Consistent public ethics for Christian witness

I felt sick as I listened to some Christian leaders minimize sexual assault of women as a moral issue in order to preserve a promise to appoint an anti-abortion judge to the Supreme Court in the United States, in response to the controversy surrounding Donald Trump in October. What kind of ethics leads to elevating and absolutizing one moral issue over all others in a Christian public witness? Surely respect for women is key to ending abortion. Similar ethical questions arose for me earlier in the year when many Christians continued to support a pro-life group that used deception and entrapment to make its case against Planned Parenthood. Does the end justify the means in Christian ethics? 

Other ethical issues are ignored. I had to look for a Christian ethical analysis of Hillary Clinton’s proposal to arm one aggrieved group, the Kurds, to defeat other aggrieved groups, as the best path to peace in the Middle East. What does the ethics of peace with justice, using either a just war or a peacebuilding approach, have to say about that? I found some thoughtful voices, but they lack profile as a Christian public witness. As I reflected on the public witness identified as Christian in North America, it seems that the principles and practice of a consistent public ethics are under-developed.

Mal-function in the public square

Religious voices, including Christians, are expected to offer a vision of what the good life, an ethical life, looks like in society today. In his book A Public Faith, Miroslav Volf suggests that Christian faith malfunctions when it fails in that task. The term “mal-function” helps because it focuses on impact rather than faith itself. In personal experience, I have been called a non-Christian when I dared to raise questions about the ethics of some pro-life groups. Maybe dialogue is possible if I say that, in my view, a high level of mal-function is harming the public witness of Christianity in North America. It matters. Recent surveys show that a growing percentage of people, especially young adults, think Christianity causes more problems than it solves in society. Bragging about how much charity churches do won’t change that assessment unless there is also a consistent ethical framework in view.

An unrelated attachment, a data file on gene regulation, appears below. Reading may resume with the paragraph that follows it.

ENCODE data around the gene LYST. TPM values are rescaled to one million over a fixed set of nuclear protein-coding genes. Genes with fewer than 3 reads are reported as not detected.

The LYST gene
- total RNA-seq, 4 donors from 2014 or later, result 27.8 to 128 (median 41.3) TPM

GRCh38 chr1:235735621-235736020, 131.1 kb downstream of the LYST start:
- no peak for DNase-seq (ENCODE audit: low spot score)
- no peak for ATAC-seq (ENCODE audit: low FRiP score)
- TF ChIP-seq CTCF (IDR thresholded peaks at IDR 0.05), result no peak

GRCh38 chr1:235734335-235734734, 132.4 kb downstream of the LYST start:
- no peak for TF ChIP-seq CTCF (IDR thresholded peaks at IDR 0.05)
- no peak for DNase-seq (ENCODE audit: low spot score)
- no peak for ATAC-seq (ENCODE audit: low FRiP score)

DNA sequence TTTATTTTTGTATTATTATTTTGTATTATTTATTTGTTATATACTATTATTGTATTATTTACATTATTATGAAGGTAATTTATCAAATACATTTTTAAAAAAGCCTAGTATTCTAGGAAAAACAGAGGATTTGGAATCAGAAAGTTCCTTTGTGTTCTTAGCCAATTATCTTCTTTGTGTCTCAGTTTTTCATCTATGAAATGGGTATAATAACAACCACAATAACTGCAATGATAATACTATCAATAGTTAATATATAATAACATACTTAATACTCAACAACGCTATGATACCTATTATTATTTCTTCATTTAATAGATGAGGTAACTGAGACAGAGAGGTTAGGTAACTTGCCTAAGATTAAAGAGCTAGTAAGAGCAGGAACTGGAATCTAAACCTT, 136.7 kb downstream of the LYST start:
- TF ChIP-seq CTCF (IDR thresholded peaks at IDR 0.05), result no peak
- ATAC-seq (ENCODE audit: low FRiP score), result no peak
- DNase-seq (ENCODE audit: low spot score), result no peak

Power and coercion

Christian faith mal-functions in society, says Volf, when it becomes too entangled with the drive for political power. Current polarization into camps of Christian Right and Christian Left are evidence of that. Room to discuss other options is closed by pressure to align with either one of two sides on issues that are defined as “culture wars.” The reconciling role of Christians, based on Christ’s reconciling love for the whole world, cannot function well. Another impact is erosion of the credibility of Christian public witness over the longer term.

Christian faith also mal-functions, says Volf, when it tries to use coercive means to force specific moral prescriptions on everyone. While that warrants fuller discussion, it is relevant for understanding the current mal-functioning of Christian public witness today.

A third factor, more strategic than ethical, is the focus on single issues in the last decade. I understand why Christian organizations have chosen to focus on one or two issues, such as immigration reform, abortion, poverty, indigenous justice, climate change or religious persecution. It allows specialization and the perception of greater effectiveness as advocates for change. It allows members of churches to follow their passions and support related groups. Boards are forced to decide on one or two priorities and show progress on those to justify use of donated resources.
What gets lost in this approach, however, is the on-going development of a robust ethical framework that helps people respond to a variety of issues in an integrated way.

Way forward

A mal-function requires corrective action. First, it may be time for Christians and churches to collectively reflect on what harm is being done as well as what is positive for the credibility of our public witness. That will be difficult. Another step is renewing efforts to present a positive and persuasive vision of the good life, rooted in love of God and love for all neighbours – big enough to suggest a way forward for all aspects of a flourishing life in our contemporary context. Finally, this work needs to be done with a clear rejection of coercion and a strong commitment to respect other religious perspectives in a genuinely pluralistic public arena.  


  • Kathy Vandergrift, a public policy analyst, brings experience in government, social justice work and a Master’s Degree in Public Ethics to her reflections.

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